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Polygamist leader claimed 20 ‘wives,’ including minors, FBI says

Family and followers of Samuel Bateman gather around. He was arrested in August in Arizona. (Trent Nelson/the Salt Lake Tribune via AP)

The self-proclaimed prophet claimed it was “impressions of Heavenly Father’s will” that spurred him to force his followers, including children, to engage in sexual acts, according to new allegations from the FBI.

Samuel Rappylee Bateman, a leader of an offshoot of the Fundamentalist Church of Jesus Christ of Latter-day Saints, allegedly counted his own daughter and other juvenile girls among his more than 20 “wives.” Many of them were younger than 15, an FBI agent wrote in a court document filed Friday.

Bateman’s alleged foray into polygamy began in 2019, when he was married to one woman and had a daughter who was roughly 14. While in the car one day, the daughter later told investigators, Bateman said that he felt like she was his wife and that he would make her have a child if his feelings turned out to be right.

When Bateman told his actual wife, she moved out of their home with their daughter and got a restraining order against him, according to the court filing, previously reported by the Salt Lake Tribune. But Bateman allegedly continued to tell his daughter he wanted to kiss and touch her. From then on, the FBI agent wrote, he accumulated wives.

Bateman, 46, is in federal custody in Arizona on obstruction of justice charges for allegedly asking followers to delete his Signal phone app, which he used to communicate with them and his wives. He has pleaded not guilty to that charge and to state-level child abuse charges.

Adam Zickerman, an attorney for Bateman, emphasized Wednesday that Bateman has not been charged with sex crimes — although the FBI agent wrote that there is probable cause to believe that Bateman engaged in criminal sexual activity with minors in 2020 and 2021.

“This case continues to appear to be a quest for religious persecution; and Mr. Bateman maintains his innocence throughout it,” Zickerman said in a statement.

The FBI affidavit, filed in the Eastern District of Washington, paints a picture of a long-running setup in which Bateman tried to use God as a defense for repeatedly manipulating his so-called wives and some of his male followers into engaging in sexual acts. The allegations follow the escape — and subsequent discovery — of several girls who had been in state custody after being removed from the rest of Bateman’s roughly 50 followers.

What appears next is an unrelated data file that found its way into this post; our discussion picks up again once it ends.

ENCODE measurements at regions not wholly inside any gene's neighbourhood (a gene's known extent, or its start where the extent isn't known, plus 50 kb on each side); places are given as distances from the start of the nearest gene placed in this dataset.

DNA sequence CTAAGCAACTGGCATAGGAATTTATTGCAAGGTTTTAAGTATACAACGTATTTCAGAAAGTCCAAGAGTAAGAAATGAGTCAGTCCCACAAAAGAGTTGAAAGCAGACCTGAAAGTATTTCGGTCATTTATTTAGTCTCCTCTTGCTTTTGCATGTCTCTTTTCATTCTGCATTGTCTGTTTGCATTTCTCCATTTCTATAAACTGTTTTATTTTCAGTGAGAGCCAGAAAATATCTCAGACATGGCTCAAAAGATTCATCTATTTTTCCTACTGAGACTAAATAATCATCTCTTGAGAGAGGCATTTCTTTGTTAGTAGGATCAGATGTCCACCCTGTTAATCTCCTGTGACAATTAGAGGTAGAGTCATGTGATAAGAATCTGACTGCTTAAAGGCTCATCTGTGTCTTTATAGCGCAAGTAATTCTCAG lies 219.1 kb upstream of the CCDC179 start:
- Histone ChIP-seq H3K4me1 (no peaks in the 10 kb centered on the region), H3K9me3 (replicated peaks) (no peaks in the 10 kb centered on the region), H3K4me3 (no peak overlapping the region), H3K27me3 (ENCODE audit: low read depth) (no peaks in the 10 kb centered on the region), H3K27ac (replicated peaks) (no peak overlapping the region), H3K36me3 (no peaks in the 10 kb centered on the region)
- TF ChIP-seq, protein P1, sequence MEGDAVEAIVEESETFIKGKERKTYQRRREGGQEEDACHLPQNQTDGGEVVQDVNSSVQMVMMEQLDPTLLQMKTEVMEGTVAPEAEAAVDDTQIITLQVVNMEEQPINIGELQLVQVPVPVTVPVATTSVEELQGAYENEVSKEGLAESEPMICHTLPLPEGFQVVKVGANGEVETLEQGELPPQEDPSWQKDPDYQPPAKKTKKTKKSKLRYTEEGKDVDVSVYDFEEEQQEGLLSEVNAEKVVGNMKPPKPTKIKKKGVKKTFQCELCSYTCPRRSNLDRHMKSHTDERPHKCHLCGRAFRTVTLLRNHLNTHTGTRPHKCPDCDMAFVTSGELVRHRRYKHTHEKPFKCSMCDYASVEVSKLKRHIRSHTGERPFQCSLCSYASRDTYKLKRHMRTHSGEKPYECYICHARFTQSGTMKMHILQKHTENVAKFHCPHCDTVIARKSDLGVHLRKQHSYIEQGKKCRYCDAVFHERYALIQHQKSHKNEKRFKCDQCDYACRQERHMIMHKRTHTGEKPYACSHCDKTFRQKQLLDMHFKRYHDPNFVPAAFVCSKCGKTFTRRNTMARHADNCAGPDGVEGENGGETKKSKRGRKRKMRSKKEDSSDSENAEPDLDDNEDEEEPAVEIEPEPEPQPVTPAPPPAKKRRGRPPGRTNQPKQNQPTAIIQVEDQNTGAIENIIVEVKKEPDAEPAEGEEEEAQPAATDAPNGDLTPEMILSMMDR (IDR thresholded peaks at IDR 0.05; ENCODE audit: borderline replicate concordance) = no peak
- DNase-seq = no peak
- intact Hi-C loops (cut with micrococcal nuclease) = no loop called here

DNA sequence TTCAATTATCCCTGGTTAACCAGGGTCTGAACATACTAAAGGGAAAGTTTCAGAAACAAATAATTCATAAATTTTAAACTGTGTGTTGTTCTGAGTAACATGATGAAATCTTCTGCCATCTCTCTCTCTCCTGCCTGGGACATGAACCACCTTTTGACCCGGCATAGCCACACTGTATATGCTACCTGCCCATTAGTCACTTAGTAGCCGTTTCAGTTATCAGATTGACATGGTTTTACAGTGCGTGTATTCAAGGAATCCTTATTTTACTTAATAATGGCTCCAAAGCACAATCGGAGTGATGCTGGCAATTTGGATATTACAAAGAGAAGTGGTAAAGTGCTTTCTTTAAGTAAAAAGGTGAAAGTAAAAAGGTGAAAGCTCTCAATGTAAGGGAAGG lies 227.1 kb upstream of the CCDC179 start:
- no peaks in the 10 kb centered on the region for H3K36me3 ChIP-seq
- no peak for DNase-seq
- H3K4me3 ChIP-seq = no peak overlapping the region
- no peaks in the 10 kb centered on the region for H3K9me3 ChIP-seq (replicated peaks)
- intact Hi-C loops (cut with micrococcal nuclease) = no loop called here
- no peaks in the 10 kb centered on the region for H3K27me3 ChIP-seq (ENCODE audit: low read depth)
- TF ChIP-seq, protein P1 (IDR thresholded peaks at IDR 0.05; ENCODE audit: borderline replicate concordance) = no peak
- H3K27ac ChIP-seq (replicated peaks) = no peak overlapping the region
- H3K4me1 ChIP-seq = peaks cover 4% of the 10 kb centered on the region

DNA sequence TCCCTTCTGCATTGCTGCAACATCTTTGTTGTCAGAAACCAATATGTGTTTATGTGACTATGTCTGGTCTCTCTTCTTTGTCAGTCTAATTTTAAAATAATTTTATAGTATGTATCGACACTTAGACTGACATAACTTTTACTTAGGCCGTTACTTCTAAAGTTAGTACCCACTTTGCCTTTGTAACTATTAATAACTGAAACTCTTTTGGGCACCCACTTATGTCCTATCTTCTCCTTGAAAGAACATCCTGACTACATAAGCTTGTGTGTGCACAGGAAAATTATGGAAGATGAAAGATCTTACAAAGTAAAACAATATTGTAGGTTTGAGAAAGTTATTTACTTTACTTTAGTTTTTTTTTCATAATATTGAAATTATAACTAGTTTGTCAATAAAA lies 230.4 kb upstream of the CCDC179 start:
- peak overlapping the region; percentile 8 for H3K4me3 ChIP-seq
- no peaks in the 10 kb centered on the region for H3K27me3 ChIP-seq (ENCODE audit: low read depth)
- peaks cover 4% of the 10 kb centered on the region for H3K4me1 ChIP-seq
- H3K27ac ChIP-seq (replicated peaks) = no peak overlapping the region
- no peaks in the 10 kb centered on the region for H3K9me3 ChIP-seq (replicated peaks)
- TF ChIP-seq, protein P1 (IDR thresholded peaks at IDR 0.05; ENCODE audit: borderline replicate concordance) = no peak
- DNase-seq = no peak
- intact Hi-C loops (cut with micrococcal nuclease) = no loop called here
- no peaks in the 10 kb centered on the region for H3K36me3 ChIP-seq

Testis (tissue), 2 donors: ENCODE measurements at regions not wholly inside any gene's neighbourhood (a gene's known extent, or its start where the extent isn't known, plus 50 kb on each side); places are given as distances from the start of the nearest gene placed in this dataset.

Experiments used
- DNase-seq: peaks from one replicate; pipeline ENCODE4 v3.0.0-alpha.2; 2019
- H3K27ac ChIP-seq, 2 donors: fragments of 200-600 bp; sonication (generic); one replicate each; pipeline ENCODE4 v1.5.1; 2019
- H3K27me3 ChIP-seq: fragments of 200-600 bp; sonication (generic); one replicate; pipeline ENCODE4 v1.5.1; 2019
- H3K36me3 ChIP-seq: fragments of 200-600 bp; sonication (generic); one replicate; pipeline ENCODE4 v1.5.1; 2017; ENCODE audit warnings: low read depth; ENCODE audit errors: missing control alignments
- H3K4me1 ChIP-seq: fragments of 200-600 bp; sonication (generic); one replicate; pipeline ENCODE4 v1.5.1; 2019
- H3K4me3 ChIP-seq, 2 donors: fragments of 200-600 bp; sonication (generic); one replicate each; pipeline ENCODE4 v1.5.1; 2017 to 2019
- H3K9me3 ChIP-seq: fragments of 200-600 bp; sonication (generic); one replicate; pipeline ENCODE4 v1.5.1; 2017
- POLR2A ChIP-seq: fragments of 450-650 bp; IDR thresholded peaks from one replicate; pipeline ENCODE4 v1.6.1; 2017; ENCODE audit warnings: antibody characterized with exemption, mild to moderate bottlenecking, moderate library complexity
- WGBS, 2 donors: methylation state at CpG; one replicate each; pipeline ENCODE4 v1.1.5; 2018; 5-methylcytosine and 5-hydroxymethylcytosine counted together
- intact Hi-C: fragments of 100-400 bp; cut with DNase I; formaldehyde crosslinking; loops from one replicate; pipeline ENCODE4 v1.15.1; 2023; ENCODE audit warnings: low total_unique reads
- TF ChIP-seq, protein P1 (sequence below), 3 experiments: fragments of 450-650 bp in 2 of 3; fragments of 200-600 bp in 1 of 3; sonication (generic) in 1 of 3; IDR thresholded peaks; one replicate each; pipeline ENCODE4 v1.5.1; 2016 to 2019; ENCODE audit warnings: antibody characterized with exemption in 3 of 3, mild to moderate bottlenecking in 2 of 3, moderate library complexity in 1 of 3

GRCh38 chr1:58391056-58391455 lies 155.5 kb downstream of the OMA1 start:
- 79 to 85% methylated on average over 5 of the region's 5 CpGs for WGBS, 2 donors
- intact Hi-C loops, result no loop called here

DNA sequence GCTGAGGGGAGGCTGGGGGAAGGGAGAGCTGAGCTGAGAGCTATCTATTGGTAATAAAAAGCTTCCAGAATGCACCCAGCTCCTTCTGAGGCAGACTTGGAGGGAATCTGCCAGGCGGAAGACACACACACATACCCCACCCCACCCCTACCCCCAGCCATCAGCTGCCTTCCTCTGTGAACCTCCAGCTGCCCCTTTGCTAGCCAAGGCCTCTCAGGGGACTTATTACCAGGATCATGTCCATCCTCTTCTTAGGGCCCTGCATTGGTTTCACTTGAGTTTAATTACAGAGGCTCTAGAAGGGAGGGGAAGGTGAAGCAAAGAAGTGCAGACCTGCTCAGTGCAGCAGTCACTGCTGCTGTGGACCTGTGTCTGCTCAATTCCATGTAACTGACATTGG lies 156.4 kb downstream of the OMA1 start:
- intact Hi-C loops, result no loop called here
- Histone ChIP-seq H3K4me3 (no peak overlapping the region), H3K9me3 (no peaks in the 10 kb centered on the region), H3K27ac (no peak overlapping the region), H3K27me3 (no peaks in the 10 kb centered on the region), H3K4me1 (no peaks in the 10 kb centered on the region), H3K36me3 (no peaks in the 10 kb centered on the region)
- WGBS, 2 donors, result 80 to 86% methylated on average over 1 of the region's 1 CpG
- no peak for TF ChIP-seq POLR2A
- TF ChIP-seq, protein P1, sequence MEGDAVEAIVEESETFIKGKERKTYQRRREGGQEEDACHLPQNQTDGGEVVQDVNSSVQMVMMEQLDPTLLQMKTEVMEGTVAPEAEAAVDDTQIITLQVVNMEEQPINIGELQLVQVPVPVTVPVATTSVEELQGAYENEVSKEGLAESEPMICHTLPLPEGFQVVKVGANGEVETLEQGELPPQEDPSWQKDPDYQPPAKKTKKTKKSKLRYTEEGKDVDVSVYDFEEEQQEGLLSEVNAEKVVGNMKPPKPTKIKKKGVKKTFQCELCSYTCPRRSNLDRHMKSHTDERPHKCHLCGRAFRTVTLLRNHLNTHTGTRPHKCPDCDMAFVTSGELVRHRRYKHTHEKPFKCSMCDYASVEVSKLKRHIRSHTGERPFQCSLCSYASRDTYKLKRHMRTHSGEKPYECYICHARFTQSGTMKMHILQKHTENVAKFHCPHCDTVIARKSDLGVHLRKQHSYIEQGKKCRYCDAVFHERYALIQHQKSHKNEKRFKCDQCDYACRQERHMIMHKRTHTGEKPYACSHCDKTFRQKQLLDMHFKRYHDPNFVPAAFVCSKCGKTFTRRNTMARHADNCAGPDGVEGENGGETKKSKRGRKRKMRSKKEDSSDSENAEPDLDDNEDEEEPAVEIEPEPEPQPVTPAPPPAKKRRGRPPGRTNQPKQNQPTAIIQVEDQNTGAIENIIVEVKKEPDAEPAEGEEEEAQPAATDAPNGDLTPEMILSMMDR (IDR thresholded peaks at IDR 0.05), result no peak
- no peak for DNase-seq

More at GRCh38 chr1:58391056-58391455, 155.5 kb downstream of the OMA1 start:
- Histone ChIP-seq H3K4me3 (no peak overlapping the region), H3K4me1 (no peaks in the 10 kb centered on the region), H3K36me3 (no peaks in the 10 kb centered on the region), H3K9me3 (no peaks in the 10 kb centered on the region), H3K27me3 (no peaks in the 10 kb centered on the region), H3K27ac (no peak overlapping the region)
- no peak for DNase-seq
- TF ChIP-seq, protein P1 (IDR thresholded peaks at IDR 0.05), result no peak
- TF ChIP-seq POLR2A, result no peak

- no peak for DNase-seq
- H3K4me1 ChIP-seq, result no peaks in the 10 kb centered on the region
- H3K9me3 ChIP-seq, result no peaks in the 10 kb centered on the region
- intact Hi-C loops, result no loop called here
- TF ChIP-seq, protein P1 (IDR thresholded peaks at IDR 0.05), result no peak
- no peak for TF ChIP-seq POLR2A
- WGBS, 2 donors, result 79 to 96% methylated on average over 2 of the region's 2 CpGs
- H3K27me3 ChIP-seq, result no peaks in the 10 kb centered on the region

Two people who talked with investigators — a woman who tried to help members of Bateman’s group and her husband, who was filming a documentary — told them Bateman had driven to their home on the Arizona-Utah border in late 2020. He allegedly arrived in a large SUV filled with women and girls, the youngest of whom was roughly 9, and introduced them all as his wives.

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In a separate incident, the FBI agent wrote, a recording captured Bateman saying God had told him to give “his girls’ virtue” to some of his male followers by forcing them to have sex while others watched.

“God will fix their bodies and put the membrane back in their body,” Bateman said, according to the court filing. “I’ve never had more confidence in doing his will. It’s all out of love.”

Bateman allegedly told the girls to say there was no darkness in his actions. Crying, the girls responded that they hurt but that there was no darkness.

“It’s a privilege to hurt someone else so they can rise,” they said, according to the FBI agent’s recounting of the audio.

Legally, children cannot consent to sex with adults.

Bateman, who was living in Colorado City, Ariz., was arrested by law enforcement officers from that state in August for allegedly towing a box trailer with at least three girls riding unsecured. He then allegedly asked his wives to delete his Signal account while he was in prison and later tried to figure out how to do a factory reset on his cellphone. Federal agents subsequently arrested him on tampering and records destruction charges.

In September, the Arizona Department of Child Services took nine girls from Bateman’s compound into custody. Eight of them disappeared two months later from the state-run group homes where they were staying. Sheriff’s officers in Spokane, Wash., later found them leaving an Airbnb in a car driven by one of Bateman’s wives.

Meryl Kornfield contributed to this report.

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